Alex Sheen
Founder of because I said I would.

Alex Sheen


Monday, November 16th
7:30pm-9:00pm in the SUB Ballrooms
Doors open at 6:45pm
Free and open to the public with tickets

Join us for a terrific opportunity to listen to an impassioned conversation with a modern engine of social change, Alex Sheen--the founder of because I said I would, a social movement and nonprofit dedicated to the betterment of humanity through the importance of a promise. Sparked by the loss of his father, Sheen and his organization send "promise cards" to anyone anywhere in the world at no cost. Sheen is someone who truly honors commitment. He once walked over 240 miles across the entire state of Ohio in 10 days to fulfill a promise. In less than two years, because I said I would has sent over 250,000 promise cards to over 82 different countries. The promises written on these cards have made headlines around the world. His charitable projects and awareness campaigns have been featured on ABC World News with Diane Sawyer, CNN, The Today Show, Good Morning America, NPR, Fox News, The Los Angeles Times, CBS Nightly News, Steve Harvey and many other programs.

Tickets are available at all Bobcat ticket outlets, including the Bobcat Ticket Office, Rosauers, the AskUs Desk at the SUB, by calling 994-CATS (2287) or (800) 325-7328 and online at There will be a handling charge per ticket for those ordered over the phone, online or at Rosauers. 

This leadership program is sponsored by:


Convocation Master Class
A Dialogue with Rebecca Skloot, Bestselling Author


Rebecca Skloot

Thursday, August 27th
9:00am-10:30am in the Procrastinator Theater
Open to MSU students who apply

Rebecca Skloot is the author of the #1 New York Times Bestseller, The Immortal Life of Henrietta Lacks. Her award winning science writing has appeared in The New York Times Magazine; O, The Oprah Magazine; Discover; and many other publications. She specializes in narrative science writing and has explored a wide range of topics, including goldfish surgery, tissue ownership rights, race and medicine, food politics, and packs of wild dogs in Manhattan. She has worked as a correspondent for WNYC’s Radiolab and PBS’s Nova ScienceNOW.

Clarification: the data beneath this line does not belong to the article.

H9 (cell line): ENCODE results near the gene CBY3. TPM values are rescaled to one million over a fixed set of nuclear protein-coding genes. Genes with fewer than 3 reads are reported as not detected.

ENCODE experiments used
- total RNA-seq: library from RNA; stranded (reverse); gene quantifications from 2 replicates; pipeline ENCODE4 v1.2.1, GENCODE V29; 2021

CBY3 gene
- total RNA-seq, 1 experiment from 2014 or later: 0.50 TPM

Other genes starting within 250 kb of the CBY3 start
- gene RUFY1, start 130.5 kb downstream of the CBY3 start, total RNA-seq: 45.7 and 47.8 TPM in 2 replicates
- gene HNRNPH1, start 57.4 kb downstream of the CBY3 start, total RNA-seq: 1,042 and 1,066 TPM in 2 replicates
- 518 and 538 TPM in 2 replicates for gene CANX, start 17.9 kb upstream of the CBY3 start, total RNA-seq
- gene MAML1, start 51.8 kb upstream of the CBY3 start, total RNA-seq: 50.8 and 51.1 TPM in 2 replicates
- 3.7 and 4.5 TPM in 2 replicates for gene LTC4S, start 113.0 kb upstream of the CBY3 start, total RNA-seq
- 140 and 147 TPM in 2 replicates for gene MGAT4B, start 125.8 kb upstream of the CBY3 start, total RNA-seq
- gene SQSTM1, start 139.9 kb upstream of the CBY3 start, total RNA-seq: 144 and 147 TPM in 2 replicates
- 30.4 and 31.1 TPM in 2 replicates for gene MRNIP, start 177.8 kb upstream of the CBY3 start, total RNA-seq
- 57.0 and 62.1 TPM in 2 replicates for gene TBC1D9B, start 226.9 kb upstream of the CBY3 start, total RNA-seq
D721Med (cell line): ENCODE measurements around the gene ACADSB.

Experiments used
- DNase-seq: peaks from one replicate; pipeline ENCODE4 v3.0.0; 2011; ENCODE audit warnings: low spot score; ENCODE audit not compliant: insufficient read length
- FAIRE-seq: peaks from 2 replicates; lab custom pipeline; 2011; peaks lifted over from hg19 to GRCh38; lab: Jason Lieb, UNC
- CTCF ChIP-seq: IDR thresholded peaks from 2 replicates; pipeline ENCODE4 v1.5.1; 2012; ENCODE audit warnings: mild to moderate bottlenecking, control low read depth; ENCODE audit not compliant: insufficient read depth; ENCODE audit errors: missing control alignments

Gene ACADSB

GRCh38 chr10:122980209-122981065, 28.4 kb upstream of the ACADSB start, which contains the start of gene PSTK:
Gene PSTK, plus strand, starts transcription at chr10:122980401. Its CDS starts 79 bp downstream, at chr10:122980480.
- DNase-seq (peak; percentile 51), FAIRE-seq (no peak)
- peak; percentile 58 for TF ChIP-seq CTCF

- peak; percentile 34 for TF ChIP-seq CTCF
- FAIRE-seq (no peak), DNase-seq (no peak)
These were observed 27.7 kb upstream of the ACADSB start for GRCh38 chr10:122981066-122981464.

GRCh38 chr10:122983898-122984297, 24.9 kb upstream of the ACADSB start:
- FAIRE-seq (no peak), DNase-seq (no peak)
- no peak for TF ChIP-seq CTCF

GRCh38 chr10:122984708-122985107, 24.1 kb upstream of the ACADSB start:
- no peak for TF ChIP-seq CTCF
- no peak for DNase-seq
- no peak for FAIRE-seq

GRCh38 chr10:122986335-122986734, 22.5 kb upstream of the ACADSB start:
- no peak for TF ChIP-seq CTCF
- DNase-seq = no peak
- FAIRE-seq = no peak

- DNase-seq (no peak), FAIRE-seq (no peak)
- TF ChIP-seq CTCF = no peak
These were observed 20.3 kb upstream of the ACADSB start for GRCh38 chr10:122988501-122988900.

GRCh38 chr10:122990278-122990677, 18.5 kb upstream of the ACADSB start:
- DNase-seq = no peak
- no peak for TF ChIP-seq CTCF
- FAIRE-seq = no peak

Soon to be made into an HBO movie by Oprah Winfrey and Alan Ball, this New York Times bestseller takes readers on an extraordinary journey, from the “colored” ward of Johns Hopkins Hospital in the 1950s to stark white laboratories with freezers filled with HeLa cells, from Henrietta’s small, dying hometown of Clover, Virginia, to East Baltimore today, where her children and grandchildren live and struggle with the legacy of her cells. The Immortal Life of Henrietta Lacks tells a riveting story of the collision between ethics, race, and medicine; of scientific discovery and faith healing; and of a daughter consumed with questions about the mother she never knew. It’s a story inextricably connected to the dark history of experimentation on African Americans, the birth of bioethics, and the legal battles over whether we control the stuff we’re made of.

This leadership program is sponsored by: